There’s a clear inequality of financial support for female founders

I started out my internship last summer with Cincy Women in Tech (CWIT), a group dedicated to the growth of technology leaders in the Cincinnati area, by diving into the VC landscape, and checking out company portfolios to get a lay of the land.

But as I explored various VC firms and their respective portfolio companies, I noticed a lack of female leadership both at the firms themselves and at the founder level of the startups they funded.

I wasn’t the only one coming to this realization. In the past year, there have been dozens of articles published regarding the gender gap in venture capital funding. Amongst the opinion pieces and extensive data, one idea has remained constant: female entrepreneurs are not seeing their fair share of funding.

Why, I wondered? Is it because most VC firms are predominantly or all-male managed? Or are female founders just not asking for funding?

To find the answers, I spent the summer meeting with venture capitalists in my hometown of Chicago and by phone with others located across the United States.

I also researched the growth of female dominated startups, women in leadership, and all the available traditional and non-traditional funding outlets for female founders.

Encouraging facts:

  • Women are making their own opportunities and becoming their own bosses. The number of women-owned firms has grown 68% since 2007. Women now make up 40% of new entrepreneurs in the United States.
  • As of 2012, there were nearly 10 million (36.2%) women-owned businesses, and that is only increasing. Women-owned companies represent 30% of all small businesses.
  • Women also represent 55% of job holders in the fastest growing areas of the economy where social and analytical skills are important. (Professional and business services, Educational services, Healthcare and social assistance)
  • And as of 2016, women held 51.5% of management, professional, and related positions.

Discouraging facts:

  • Currently, women represent only 5.4% of Fortune 500 CEOs and 20.2% of Fortune 500 board members.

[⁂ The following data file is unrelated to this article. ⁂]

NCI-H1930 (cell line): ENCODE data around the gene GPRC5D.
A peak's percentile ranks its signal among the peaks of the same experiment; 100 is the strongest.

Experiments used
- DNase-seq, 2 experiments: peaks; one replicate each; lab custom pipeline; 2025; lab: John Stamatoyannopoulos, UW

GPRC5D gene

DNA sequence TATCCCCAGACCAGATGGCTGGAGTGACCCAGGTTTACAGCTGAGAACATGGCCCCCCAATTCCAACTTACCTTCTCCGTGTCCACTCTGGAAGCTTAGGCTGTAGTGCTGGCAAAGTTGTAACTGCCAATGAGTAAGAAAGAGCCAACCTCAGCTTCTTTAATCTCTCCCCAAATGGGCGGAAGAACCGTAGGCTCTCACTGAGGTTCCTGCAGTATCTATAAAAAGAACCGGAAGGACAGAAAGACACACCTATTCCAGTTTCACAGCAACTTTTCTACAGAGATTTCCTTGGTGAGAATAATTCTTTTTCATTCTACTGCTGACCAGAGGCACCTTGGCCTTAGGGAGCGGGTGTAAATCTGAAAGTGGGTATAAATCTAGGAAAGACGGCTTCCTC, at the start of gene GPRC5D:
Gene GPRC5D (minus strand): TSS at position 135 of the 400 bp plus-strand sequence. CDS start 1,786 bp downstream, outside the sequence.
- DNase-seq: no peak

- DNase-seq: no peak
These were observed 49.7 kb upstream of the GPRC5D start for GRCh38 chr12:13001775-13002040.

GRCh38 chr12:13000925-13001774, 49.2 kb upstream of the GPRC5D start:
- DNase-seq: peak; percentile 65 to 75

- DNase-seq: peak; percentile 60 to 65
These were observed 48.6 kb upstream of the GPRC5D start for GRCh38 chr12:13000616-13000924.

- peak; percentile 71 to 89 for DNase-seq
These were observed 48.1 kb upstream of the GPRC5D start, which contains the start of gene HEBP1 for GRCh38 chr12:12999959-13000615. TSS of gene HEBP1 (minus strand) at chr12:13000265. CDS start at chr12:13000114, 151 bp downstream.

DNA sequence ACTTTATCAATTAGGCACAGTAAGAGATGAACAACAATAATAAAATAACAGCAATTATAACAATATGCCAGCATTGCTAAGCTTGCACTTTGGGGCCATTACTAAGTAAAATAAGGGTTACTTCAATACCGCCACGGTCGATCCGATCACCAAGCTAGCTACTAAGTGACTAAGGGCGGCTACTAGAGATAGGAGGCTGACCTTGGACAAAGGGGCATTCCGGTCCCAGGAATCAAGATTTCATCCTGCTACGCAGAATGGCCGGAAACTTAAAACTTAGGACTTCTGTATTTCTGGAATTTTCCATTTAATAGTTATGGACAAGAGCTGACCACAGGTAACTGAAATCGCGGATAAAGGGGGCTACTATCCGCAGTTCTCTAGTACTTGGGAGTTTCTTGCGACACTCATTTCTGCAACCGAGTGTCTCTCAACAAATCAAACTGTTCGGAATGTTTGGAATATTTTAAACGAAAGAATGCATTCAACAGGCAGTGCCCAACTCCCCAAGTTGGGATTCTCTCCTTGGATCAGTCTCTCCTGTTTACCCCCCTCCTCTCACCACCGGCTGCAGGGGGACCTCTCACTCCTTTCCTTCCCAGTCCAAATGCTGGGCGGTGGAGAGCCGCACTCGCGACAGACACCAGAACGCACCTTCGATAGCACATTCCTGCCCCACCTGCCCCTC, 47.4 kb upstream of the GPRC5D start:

• In 2016, 5,839 male-founded companies received venture capital compared to just 359 female-founded companies.
  • Globally, women only receive 10% of venture funding and 15% of seed funding.
  • Only 8% of partners at the top 100 venture firms are women. While venture capital firms with women partners are 3x more likely to invest in companies with women CEOs.
  • Women start companies with 50% less capital than their male counterparts.
  • Women entrepreneurs are more likely to self-fund, get grants, and secure loans over getting venture capital. Less than 1% of female founders have used VC to fund their business.

While the gender gap in venture capital is a result of a number of variables, it is critical that we remain proactive in response to this data. To support this, we packaged up the findings – “Funding Sources for Female Entrepreneurs” – to highlight these stats as well as those VCs, angel groups, accelerators and more who are tackling this problem head on.

The dawn of female-specific VCs has arrived in response to this gender gap.

It is vital that they become known and that we make female founders aware of resources they can use to aid their ability to launch and grow.

I’m a student at Miami University pursuing a degree in Marketing and Entrepreneurship. At Miami, I serve as the Marketing Director for our student-led venture capital organization, Redhawk Ventures. In addition to this position, I have had the unique opportunity to serve as an intern for Cincy Women in Tech (CWIT). Both of these opportunities initially sparked my interest in venture capital. I found that the more I learned, the more engaged I became. I was intrigued by the idea that applications, products and technology that I use every day began with VC.

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